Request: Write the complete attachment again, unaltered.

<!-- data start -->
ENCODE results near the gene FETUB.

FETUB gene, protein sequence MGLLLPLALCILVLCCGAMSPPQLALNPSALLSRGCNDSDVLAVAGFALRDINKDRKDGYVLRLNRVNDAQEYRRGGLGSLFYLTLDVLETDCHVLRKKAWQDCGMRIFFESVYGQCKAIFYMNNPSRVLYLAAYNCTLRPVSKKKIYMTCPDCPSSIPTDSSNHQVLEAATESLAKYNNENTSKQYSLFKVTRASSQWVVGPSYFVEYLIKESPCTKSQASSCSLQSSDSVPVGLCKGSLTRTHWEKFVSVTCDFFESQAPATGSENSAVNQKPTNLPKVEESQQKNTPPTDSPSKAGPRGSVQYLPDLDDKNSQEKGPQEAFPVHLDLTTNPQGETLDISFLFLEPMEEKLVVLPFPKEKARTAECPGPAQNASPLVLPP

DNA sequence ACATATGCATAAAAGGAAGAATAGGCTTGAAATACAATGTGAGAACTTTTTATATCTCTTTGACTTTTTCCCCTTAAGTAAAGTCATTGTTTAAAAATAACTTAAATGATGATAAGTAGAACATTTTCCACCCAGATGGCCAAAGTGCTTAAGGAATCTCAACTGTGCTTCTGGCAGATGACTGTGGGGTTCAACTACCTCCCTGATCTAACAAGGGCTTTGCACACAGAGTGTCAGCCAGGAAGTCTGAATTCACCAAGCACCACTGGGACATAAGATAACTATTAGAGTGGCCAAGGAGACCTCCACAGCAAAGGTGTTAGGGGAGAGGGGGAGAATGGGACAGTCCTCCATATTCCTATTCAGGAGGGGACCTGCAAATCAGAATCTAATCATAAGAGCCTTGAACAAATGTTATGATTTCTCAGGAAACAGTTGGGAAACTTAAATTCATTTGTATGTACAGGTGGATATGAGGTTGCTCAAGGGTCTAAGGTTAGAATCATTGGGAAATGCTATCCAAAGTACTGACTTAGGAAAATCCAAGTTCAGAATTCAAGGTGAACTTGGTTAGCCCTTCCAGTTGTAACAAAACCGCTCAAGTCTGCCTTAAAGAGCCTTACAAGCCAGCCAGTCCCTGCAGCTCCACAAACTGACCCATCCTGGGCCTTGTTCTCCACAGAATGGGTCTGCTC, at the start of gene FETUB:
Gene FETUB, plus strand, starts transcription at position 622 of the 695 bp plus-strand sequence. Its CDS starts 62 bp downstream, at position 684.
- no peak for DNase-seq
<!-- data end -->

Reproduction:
ENCODE results near the gene FETUB.

FETUB gene, protein sequence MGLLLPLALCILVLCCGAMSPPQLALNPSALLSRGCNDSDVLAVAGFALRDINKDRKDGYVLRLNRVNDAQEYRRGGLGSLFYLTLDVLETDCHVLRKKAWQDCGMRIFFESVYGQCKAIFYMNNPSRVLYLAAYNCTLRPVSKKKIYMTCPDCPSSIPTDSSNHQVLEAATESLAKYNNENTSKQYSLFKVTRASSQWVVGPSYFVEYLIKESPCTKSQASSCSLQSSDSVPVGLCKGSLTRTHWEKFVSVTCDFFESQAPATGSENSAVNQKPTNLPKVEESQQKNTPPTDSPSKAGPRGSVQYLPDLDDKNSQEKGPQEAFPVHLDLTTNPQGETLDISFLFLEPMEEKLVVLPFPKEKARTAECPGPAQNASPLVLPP

DNA sequence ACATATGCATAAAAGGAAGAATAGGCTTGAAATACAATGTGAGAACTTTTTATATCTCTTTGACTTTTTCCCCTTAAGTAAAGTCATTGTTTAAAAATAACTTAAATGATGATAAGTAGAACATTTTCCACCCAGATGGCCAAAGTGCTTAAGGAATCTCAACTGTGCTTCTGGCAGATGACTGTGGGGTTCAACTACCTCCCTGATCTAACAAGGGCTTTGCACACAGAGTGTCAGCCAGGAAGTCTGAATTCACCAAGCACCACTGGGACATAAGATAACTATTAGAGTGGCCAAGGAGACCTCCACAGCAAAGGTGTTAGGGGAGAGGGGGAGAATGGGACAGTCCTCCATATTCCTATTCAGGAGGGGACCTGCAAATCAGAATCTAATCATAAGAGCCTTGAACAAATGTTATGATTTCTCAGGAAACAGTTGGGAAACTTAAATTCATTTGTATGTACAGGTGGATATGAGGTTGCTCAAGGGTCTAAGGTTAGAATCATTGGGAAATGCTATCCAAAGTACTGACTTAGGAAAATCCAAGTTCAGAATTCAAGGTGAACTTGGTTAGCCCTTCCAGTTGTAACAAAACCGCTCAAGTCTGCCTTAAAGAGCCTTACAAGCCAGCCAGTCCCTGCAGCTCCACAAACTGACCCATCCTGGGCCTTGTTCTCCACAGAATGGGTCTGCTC, at the start of gene FETUB:
Gene FETUB, plus strand, starts transcription at position 622 of the 695 bp plus-strand sequence. Its CDS starts 62 bp downstream, at position 684.
- no peak for DNase-seq